As every Penn student knows, the rat race can be exhausting. It’s easy to get wrapped up in the endless cycle of club applications, internships, and homework. If you’ve ever been seized by a sudden desire to let your hair down, know you’re not alone. London-based artist Amanda Ba has tapped into our shared impulse to run with the wolves—or dogs, in this case. Hailing from New York City (by way of Hefei, China), Ba’s paintings collapse the distinction between the human and animal.
In her vivid double portraits, all our human confections are still present—but transformed. Under the cast of Ba’s lime–green light, everyday objects become alien: Popsicles shimmer like tropical coral, chairs and tables wobble as if they are kelp. Thus, Ba’s female subjects inhabit a world infinitely more vital and instinctive than our own. Civilization recedes into the background; all that matters here are bodies, rendered earthy and solid under Ba’s brush.
The artist is at ease with provocation. Her female subjects confidently stretch and sit in the nude, their paw–like hands and feet anchoring simple compositions. With her palette relying mainly on flytrap green and electric red, Ba literally paints in the red zone. In her best, most illustrative works, she channels female confidence to the maximum. In the aptly–titled Suburban Giantess, Ba’s most explicit work, a woman stands and bares her crotch to the viewer, a slobbering dog nestled between her legs. The subject’s warrior–like stance recalls the moment before a battle charge; in her expectant gaze, we can almost discern a dare. Whether to join or to flee is up to the viewer.
This balance between invitation and provocation is a Ba hallmark. In American Girl; American Bully; American Bomb, she interrogates our toxic national iconography; a half–melted red, white, and blue popsicle leaps from a background of noxious green fireworks. Ba questions whether natural instinct will free us from America’s romance with hollow symbols, or whether it merely leads us deeper into consumption. Whatever the answer, woman and dog are in the same boat, both delighting in the popsicle at the feverish painting's center.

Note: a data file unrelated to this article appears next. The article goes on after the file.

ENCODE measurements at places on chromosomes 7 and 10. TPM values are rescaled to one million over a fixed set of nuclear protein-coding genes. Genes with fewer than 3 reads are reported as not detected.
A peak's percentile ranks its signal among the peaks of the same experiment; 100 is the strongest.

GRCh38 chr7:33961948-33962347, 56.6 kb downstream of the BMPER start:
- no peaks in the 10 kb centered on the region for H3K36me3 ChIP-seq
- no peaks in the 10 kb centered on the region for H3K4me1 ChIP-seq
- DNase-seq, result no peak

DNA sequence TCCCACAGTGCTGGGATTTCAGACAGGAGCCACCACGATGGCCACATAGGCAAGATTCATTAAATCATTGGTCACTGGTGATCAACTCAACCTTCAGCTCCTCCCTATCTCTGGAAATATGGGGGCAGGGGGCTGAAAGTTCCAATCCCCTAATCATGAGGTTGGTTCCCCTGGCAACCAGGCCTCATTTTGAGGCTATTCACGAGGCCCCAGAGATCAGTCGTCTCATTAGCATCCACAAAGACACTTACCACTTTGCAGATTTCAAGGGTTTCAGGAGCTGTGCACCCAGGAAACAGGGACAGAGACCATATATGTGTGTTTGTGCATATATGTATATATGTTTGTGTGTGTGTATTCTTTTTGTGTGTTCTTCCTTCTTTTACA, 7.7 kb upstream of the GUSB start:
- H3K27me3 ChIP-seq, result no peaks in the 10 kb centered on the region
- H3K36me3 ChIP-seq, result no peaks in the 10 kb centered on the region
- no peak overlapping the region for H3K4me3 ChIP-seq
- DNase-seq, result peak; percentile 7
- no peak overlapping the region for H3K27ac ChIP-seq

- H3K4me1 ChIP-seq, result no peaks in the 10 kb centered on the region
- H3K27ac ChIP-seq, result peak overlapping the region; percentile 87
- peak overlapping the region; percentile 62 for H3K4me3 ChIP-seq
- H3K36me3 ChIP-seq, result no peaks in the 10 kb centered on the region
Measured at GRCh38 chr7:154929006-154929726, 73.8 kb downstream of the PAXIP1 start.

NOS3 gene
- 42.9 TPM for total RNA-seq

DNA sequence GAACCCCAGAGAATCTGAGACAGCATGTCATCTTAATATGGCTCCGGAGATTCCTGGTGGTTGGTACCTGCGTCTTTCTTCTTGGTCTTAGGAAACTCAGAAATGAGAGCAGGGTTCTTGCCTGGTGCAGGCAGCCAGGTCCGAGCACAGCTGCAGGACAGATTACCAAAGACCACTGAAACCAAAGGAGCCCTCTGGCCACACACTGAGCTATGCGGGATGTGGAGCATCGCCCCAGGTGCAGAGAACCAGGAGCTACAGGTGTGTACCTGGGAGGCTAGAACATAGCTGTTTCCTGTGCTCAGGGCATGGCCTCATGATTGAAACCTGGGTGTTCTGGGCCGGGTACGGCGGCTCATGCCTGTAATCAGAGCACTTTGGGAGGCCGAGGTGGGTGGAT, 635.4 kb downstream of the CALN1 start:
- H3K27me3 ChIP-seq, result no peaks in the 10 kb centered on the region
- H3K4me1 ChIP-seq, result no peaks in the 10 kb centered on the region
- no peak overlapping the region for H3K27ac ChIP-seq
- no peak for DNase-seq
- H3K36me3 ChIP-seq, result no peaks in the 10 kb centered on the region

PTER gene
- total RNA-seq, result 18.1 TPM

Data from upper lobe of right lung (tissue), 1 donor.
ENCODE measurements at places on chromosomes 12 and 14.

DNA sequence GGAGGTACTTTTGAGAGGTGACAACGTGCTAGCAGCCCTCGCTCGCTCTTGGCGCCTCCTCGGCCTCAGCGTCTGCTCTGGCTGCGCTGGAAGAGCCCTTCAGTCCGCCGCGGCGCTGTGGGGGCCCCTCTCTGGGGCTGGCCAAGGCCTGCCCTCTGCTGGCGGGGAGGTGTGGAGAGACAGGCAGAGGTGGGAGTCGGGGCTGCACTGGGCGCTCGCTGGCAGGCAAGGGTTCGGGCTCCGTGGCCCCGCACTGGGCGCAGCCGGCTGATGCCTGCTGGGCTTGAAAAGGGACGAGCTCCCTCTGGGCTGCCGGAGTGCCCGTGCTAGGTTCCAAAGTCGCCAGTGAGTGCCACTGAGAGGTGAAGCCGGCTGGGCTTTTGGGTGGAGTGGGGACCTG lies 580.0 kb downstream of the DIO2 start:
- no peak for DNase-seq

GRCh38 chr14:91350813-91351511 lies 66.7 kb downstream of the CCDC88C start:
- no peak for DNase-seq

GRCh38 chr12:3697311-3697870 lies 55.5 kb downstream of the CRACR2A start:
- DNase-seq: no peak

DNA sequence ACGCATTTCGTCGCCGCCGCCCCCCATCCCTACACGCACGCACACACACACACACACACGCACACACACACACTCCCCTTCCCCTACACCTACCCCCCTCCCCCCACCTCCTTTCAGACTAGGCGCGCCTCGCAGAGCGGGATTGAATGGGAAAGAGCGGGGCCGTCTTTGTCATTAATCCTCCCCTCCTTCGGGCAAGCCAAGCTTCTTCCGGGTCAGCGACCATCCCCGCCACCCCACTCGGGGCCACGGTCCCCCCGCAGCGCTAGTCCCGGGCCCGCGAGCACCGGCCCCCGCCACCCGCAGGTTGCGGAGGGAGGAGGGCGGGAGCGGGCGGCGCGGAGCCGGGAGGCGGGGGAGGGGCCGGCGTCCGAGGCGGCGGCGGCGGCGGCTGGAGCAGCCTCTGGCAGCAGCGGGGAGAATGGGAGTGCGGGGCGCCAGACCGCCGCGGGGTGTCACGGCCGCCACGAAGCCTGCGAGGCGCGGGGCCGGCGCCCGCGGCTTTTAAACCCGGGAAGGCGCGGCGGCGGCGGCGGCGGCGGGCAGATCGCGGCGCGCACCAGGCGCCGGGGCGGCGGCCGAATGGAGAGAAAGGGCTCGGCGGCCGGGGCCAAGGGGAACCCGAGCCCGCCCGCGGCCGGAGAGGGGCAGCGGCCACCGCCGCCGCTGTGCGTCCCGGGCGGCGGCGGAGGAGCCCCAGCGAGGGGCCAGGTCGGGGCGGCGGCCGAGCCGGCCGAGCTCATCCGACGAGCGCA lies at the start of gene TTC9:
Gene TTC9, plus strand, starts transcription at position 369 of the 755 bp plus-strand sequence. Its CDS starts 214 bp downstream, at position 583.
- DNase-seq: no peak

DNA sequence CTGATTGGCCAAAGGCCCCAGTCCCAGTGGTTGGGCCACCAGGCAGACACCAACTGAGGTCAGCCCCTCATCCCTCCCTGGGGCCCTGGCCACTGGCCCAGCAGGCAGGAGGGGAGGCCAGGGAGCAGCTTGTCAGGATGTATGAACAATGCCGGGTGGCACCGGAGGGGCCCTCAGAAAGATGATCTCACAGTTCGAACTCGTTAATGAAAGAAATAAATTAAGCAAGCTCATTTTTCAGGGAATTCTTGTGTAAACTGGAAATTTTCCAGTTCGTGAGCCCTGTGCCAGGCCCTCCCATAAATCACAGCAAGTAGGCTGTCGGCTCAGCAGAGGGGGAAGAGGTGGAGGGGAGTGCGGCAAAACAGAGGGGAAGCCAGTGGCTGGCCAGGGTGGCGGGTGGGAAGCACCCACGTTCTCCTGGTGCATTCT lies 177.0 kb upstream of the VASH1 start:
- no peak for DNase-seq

Yet, as in nature, there are moments of tranquility. In the intimate Lover; She is Reading, the gracefully contemplative figure evokes an unexpected tenderness. Lying atop a couch, her hand barely touches the furniture. Ba’s eye reverently lingers on her lover’s body to soothing effect.
But even in these uninhibited scenes, appearances can be deceiving. Underneath all the rawness, Ba’s compositions are calculated. Her approach is grounded in critical theory, particularly gender scholar Mel Y. Chen’s 2012 work, Animacies: Biopolitics, Racial Mattering, and Queer Affect. (The book even makes a cameo in Lover, haphazardly laid on a coffee table.)
In Animacies, Chen examines the dehumanization faced by early Chinese immigrants. There is history here, painfully vivid; Chen describes a 19th–century illustration of a white man attacking a caricatured Chinese immigrant, wherein the well–worn trope of the “passive” Chinese man meets a particularly nauseating iteration. “[T]he Chinese man is presented as an ungainly figure who appears to float or flail next to the stout white man whose legs are solidly planted on the ground.” Most damningly, the man is depicted as barely solid, almost ghostly. This wound still smarts in the Chinese–American Ba’s work, and she actively subverts this sickening trope.
With her figures firmly planted on the ground—even when reclining, stretching, or Running Towards the Future—Ba obliterates the stereotype depicted above. Resolute to the point of stoicism, her subjects stare down the viewer, leaving no doubts as to their power. They’re here, standing strong and holding fast.
Here viewers can discern another one of the artist’s conceptual influences: Donna Haraway’s The Companion Species Manifesto: Dogs, People, and Significant Otherness, which argues that dogs and people are “constitutively, companion species. We make each other up, in the flesh. [W]e signify [...] a nasty developmental infection called love.” Ba’s figures, born of the implosion of species categories, are the purest expression of love.
In the end, these paintings, in all their rawness, are not evasive but confrontational. Ba’s not afraid of the havoc of nature; her paintings point a finger at the viewer, demanding us to abandon human inventions both concrete and abstract and heed the call of the wild.